For your Father has been pleased to give you the kingdom …

Your Father is not only going to care for you now, He is in the process and will ultimately give you His kingdom. Your future is certain and you can begin to experience it even now, because His kingdom has broken into your life by the presence of the Holy Spirit. He is a deposit guaranteeing that you will get it all one day. So, right now, in the ups and downs of life, the stresses and strains of the uncertain future, let the certainty of your eternal future be what you cling to.

With all of this in mind, encourage those in your congregation to allow the truth of God’s care for them to work its way into their daily life. We are to prioritize the kingdom by viewing everything through the lens of our faith. When we begin to live for God instead of the things of the world, we may find that our tendency to worry will lessen and our response to God and to the world, spiritually and physically, will change dramatically.

Living With A Narcissist

SOURCE:  Taken from an article by Les Carter/CareLeader

Helping those living with a narcissist

What is narcissism?

Narcissism is defined as a personality so consumed with self that the individual is unable to consistently relate to the feelings, needs, and perceptions of others.

Why is it so difficult for someone to live with a narcissist?

It is quite challenging to live with a narcissist since chronically controlling and exploitive behavior is at the core of this personality, and over time narcissists have a knack for generating exasperation in those who simply want to relate with equality and respect.

Anyone can be self-centered. What makes a person a narcissist?

When we refer to a narcissistic personality, we acknowledge that self-absorption is not just present, but it is the defining feature. Even when they appear helpful or friendly, narcissists eventually illustrate that their good behavior has a self-serving hook on the end of it. (“Now you owe me.”)

What are some indicators that someone is a narcissist?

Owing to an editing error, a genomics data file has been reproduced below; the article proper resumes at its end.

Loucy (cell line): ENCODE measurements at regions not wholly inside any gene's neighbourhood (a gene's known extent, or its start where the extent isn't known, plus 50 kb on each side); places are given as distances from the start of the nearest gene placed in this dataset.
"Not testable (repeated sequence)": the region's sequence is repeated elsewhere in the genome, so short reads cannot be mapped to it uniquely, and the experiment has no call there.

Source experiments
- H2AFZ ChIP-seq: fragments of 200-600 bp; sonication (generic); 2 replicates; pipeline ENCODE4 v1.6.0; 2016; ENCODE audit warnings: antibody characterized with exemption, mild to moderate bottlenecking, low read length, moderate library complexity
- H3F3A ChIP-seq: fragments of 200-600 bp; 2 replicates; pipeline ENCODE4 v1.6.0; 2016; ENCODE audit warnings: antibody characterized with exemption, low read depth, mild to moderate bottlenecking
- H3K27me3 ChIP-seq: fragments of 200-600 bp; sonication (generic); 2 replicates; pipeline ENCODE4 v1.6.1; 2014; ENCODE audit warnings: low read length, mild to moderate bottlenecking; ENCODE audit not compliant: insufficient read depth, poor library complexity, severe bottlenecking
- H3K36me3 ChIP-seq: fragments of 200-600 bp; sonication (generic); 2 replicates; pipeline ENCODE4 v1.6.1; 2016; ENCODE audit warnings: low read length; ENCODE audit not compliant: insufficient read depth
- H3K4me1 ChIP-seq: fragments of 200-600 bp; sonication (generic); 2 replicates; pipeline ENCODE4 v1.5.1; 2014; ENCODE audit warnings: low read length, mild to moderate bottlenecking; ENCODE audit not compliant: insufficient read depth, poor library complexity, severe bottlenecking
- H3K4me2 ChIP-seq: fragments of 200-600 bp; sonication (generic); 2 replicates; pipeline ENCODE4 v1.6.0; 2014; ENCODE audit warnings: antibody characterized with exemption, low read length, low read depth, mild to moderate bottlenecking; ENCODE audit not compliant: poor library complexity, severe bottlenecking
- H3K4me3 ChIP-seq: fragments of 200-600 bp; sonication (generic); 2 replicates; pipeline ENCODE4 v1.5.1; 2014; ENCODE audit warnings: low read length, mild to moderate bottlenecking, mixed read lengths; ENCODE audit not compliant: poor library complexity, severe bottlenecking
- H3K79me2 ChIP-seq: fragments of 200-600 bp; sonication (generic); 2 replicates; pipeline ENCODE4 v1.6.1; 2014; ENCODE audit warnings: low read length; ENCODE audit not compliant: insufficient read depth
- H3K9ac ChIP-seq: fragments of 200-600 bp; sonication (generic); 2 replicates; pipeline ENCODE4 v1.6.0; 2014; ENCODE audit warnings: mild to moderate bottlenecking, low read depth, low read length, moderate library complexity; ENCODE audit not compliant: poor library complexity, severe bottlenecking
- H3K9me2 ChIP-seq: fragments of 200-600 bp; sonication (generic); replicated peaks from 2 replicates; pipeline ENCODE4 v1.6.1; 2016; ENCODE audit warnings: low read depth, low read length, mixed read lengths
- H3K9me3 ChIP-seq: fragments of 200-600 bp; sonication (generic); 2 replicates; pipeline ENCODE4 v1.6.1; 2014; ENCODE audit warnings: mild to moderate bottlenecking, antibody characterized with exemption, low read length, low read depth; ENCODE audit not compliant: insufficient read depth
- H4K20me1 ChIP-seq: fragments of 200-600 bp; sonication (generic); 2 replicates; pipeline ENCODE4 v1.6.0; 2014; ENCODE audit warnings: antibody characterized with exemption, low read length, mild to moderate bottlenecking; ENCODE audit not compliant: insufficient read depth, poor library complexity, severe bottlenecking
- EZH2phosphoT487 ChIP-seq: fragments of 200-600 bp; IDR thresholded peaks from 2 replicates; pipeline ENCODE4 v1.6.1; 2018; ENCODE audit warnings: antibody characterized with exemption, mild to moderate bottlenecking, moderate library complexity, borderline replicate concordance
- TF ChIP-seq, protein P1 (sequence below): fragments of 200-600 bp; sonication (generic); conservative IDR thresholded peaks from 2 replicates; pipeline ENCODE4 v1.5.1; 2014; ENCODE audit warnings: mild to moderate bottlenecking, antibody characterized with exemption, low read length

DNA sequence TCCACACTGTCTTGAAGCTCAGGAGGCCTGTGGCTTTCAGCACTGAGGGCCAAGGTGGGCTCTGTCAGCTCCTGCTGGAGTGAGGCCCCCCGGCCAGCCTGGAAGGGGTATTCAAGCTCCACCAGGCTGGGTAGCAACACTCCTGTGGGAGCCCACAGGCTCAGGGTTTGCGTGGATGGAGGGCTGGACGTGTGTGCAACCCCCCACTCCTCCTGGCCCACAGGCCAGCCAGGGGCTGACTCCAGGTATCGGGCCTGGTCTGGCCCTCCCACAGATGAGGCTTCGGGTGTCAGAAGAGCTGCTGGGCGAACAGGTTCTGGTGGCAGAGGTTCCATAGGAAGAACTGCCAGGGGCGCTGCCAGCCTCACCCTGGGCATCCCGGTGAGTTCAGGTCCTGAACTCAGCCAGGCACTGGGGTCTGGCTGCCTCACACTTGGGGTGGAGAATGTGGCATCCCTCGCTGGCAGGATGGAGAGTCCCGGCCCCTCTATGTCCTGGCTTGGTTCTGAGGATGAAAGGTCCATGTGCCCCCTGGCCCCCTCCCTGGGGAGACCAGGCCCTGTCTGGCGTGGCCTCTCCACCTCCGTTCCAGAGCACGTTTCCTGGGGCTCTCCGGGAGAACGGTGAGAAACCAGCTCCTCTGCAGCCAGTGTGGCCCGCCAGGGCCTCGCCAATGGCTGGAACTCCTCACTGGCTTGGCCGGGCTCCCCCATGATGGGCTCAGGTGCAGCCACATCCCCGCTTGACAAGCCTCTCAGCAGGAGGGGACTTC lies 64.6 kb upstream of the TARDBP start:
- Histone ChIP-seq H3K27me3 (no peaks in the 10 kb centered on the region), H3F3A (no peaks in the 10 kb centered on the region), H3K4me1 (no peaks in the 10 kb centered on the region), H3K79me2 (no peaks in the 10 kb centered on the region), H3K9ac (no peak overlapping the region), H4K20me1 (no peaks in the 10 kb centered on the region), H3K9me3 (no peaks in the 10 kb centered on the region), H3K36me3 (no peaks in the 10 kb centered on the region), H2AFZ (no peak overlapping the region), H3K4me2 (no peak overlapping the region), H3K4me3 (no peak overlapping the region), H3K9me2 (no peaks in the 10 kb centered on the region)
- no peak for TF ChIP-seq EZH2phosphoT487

Key indicators of a full-blown narcissistic personality include an inability to empathize; expecting special favors; an attitude of entitlement; manipulative or exploitive behaviors; hypersensitivity when confronted; being loose with “facts”; extremes in emotional reactions, both positive and negative; idealism; an unwillingness to deal with reality; an insatiable need for control; the need to be in the superior or favored position; and an ability to make initial positive impressions.

How can someone have a healthy relationship with a narcissist?

I know it seems pessimistic for me to state this, but when someone engages with a narcissist, he or she cannot afford to think “normally.” Normal relationships have an ebb and flow of cooperation, something a narcissist knows little about. (Keep in mind, the narcissist thinks he or she is unique, meaning above the standards of everyone else.)

Is it wise to try and reform the narcissist?

While it is tempting to plead or debate with the narcissist, such efforts will only increase one’s aggravation. The narcissist has no interest speaking as one equal to another. The narcissist must win, meaning the other person must lose. There is a very small probability that person will respond to another person’s good comments with, “I really needed to hear that. Thanks for the input.” Don’t waste emotional energies by bargaining, insisting, or convincing.